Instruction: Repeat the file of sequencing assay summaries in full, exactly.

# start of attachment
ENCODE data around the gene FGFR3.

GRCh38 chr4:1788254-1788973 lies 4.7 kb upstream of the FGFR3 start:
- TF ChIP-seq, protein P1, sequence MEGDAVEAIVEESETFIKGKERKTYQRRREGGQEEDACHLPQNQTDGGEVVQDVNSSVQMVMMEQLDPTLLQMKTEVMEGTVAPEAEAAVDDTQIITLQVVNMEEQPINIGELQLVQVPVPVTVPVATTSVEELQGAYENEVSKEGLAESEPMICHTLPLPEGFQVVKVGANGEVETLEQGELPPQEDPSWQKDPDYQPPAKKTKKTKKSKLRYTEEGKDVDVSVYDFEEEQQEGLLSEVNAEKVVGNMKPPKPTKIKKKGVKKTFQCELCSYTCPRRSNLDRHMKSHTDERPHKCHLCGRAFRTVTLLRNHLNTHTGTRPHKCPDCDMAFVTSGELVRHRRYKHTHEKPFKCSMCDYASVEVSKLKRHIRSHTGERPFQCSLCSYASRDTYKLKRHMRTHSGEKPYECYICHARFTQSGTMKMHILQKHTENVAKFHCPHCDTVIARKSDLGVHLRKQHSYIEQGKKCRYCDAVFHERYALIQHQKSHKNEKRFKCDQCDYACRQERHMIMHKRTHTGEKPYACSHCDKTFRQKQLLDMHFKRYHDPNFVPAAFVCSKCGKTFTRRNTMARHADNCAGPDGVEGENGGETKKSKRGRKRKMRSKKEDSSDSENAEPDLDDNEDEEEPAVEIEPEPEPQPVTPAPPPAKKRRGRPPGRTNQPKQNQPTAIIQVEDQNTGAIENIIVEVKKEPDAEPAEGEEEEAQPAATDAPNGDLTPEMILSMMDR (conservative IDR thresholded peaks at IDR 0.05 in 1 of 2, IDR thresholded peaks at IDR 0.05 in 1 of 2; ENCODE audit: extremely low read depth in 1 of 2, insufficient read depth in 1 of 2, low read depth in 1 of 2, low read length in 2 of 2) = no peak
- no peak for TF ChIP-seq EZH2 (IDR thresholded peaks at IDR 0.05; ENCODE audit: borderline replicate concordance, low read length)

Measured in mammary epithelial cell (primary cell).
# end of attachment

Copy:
ENCODE data around the gene FGFR3.

GRCh38 chr4:1788254-1788973 lies 4.7 kb upstream of the FGFR3 start:
- TF ChIP-seq, protein P1, sequence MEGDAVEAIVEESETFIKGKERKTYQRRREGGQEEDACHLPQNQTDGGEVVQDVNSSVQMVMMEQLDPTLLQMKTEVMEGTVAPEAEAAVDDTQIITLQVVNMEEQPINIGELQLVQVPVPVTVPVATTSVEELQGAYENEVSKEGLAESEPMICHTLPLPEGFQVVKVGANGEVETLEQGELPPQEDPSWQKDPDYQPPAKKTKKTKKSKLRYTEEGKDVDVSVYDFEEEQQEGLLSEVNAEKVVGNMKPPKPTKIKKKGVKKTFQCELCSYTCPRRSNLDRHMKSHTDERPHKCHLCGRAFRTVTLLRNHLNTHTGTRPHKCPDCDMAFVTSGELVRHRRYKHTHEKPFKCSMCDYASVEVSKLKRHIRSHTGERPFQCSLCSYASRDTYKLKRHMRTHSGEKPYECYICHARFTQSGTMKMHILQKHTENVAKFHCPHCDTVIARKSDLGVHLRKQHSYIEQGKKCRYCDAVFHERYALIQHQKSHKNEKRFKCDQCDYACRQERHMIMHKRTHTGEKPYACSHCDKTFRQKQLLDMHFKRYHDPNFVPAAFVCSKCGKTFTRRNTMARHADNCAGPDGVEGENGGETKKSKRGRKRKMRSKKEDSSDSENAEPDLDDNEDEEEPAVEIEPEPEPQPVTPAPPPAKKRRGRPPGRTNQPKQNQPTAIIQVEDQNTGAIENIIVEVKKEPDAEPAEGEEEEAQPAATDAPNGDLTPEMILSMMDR (conservative IDR thresholded peaks at IDR 0.05 in 1 of 2, IDR thresholded peaks at IDR 0.05 in 1 of 2; ENCODE audit: extremely low read depth in 1 of 2, insufficient read depth in 1 of 2, low read depth in 1 of 2, low read length in 2 of 2) = no peak
- no peak for TF ChIP-seq EZH2 (IDR thresholded peaks at IDR 0.05; ENCODE audit: borderline replicate concordance, low read length)

Measured in mammary epithelial cell (primary cell).